Thanks to Horace Traubel, we know much about Walt Whitman’s last years, Brenda WIneapple says in “Walt Whitman Speaks.”
“Be With” by Forrest Gander won the 2019 Pulitzer Prize for Poetry. The quietly stunning collection stimulates reflection and introspection on every page.
The poetry of Catharine Savage Brosman, especially in her later collections, is about travel, and the love she has for her “then and now again” husband.
Poet Michael Spence published four collections during 30 years as a bus driver. His fifth, “Umbilical,” won the New Criterion Poetry Prize.
The poems of “Feel Free,” the newest collection by Irish poet Nick Laird, explore ideas of freedom and restraints, opening up worlds of imagination.
In “Shrines of Upper Austria,” British poet Phoebe Power explores a common theme in contemporary power — identity, her own and that of her grandmother.
Jean Moorcroft Wilson’s new biography of war poet Robert Graves allows the reader to walk in his shoes and understand his poetry and his odd personal life.
The poems of “Some Permanent Things” by James Matthew Wilson speak to the transient and the permanent in our history, our lives, and our future.
The language of “Three Poems” by Hannah Sullivan, the 2018 T.S. Eliot Prize winner, is sharp, clear, and devoid of ambiguity. And it is indeed three poems.
In “Black Sunday,” Benjamin Myers uses poetry to explore and illustrate what happened to the people and the land during the Dust Bowl of the 1930s.
The poems of “Otherworld, Underworld, Prayer Porch” by David Bottoms reach back to the people and stories that shape our minds and hearts.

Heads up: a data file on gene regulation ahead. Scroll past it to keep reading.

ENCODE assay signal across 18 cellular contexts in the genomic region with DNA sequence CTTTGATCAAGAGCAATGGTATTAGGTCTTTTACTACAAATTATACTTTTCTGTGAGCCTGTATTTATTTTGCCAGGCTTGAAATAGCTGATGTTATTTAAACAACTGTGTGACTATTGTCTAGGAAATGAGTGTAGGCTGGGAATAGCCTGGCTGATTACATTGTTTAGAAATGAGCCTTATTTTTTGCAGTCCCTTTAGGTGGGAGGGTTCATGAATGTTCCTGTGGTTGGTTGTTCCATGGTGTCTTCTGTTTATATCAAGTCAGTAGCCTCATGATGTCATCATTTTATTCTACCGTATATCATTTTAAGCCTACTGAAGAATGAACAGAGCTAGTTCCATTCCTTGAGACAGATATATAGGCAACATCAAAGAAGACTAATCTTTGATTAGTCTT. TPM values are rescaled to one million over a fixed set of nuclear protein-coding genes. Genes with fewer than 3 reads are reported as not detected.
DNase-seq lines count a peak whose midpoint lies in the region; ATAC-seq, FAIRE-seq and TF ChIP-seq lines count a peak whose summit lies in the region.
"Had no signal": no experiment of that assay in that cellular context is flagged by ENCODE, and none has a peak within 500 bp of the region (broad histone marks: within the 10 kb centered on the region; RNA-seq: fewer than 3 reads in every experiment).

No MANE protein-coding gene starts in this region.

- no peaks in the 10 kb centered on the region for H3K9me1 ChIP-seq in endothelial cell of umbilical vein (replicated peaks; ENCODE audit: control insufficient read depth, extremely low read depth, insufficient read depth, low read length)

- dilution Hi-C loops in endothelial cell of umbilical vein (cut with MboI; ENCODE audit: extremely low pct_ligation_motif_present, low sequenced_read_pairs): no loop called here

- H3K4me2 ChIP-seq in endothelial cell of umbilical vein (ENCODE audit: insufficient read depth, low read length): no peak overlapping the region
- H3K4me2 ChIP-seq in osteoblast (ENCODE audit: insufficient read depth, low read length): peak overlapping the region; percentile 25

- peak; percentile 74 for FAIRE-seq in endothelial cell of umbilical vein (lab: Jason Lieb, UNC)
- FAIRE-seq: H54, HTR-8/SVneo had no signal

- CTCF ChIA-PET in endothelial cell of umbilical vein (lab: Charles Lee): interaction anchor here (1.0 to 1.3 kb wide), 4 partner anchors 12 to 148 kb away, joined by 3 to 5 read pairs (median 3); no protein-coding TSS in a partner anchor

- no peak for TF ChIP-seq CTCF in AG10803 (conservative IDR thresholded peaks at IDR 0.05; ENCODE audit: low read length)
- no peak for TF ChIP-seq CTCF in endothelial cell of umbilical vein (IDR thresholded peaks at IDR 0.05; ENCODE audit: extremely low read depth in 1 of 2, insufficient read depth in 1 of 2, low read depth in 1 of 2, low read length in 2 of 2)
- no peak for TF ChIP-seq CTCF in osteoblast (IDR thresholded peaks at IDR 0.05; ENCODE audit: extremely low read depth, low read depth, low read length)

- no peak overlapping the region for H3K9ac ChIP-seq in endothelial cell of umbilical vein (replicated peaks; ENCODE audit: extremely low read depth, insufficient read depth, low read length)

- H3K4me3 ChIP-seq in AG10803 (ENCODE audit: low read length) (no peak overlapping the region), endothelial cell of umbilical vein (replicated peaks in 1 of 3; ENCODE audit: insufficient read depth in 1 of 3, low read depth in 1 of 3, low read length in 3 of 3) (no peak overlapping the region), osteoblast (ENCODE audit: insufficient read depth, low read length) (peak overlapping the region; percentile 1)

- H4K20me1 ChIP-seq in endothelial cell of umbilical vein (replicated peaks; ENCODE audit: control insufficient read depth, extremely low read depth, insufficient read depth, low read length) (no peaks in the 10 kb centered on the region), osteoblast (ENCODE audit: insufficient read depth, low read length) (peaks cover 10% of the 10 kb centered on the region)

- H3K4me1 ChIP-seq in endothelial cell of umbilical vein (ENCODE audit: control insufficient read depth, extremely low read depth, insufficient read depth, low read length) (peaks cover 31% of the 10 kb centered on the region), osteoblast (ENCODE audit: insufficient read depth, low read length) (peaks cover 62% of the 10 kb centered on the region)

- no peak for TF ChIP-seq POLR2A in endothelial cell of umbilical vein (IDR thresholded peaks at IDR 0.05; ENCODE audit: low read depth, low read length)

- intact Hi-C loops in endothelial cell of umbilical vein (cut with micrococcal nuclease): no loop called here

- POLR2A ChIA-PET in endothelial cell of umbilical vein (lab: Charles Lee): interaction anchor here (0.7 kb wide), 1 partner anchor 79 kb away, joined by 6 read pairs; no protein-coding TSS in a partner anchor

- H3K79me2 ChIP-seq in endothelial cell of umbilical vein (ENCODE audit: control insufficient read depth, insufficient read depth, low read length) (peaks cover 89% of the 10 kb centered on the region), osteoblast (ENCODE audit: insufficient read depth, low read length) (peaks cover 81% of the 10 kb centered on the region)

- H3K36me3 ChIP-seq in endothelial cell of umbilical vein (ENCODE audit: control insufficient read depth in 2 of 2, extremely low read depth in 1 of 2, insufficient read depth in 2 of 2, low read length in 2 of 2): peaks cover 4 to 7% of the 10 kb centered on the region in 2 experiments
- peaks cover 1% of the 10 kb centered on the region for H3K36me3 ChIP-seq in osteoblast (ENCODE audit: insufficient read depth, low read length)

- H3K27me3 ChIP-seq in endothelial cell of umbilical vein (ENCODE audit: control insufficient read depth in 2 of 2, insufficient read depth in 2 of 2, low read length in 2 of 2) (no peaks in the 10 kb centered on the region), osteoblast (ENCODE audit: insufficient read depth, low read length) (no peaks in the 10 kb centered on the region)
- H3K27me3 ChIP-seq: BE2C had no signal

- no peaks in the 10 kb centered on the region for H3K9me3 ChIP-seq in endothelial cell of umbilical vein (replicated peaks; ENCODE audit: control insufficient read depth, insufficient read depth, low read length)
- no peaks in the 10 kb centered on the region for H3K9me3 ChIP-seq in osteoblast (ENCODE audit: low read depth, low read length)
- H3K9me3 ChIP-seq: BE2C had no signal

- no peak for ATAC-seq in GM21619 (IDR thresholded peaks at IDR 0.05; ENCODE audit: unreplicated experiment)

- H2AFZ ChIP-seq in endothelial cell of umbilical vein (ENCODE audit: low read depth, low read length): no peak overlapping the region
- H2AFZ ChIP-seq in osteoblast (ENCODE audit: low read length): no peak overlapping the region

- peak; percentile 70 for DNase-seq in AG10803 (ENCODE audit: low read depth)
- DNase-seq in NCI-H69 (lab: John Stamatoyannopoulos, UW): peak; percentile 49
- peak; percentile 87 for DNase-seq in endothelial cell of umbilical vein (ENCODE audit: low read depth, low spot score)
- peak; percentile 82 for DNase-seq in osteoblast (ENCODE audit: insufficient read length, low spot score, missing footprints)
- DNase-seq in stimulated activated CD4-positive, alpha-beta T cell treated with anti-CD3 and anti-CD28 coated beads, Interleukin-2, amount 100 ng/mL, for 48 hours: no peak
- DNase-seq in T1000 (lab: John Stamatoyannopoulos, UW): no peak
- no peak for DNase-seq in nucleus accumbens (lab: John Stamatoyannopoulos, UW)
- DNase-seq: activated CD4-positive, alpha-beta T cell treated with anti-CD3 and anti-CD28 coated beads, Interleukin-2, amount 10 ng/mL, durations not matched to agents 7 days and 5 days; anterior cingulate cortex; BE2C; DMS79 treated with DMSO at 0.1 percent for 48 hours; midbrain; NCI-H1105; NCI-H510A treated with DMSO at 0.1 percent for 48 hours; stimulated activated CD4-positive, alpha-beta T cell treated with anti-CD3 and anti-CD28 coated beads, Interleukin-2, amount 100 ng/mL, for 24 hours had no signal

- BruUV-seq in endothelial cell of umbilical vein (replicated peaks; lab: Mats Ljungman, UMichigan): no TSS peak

Get ready for an inspiring read that will leave you dreaming about the reading and writing life, in full color. We’re happy to wait for your pic, once you get the book in hand. And we can’t wait to see what you decide to wear, to open this story and make it your own.
Come learn the secrets of being a deep reader with author Megan Willome. And share your January pages for our monthy Reader, Come Home column.
Frosty windows, a dog-eared Little House book, and houses old and new provide the backdrop for this reflection in our new At Home with Books column.
The poems of “To Keep from Undressing” by Aisha Sharif tell the powerful story of a black woman and her Muslim faith in America.
The poems of the 2018 National Book Award for Poetry Winner “Indecency” by Justin Phillip Reed are as haunting as the streets they come from.
Come learn the secrets of being a deep reader with Megan Willome. And share your December pages for our monthy Reader, Come Home column.
Reading “A Child’s Christmas in Wales” by Dylan Thomas evokes memories of Christmases in New Orleans with family, friends, and Cherry Bounce.
The friendship of James M. Barrie, who wrote “Peter Pan,” and Arthur Conan Doyle, creator of Sherlock Holmes, survived parody, cricket, and literary fame.
“A Christmas Carol” by Charles Dickens transformed the Victorians’ understanding and celebration of Christmas; it has also transformed our own.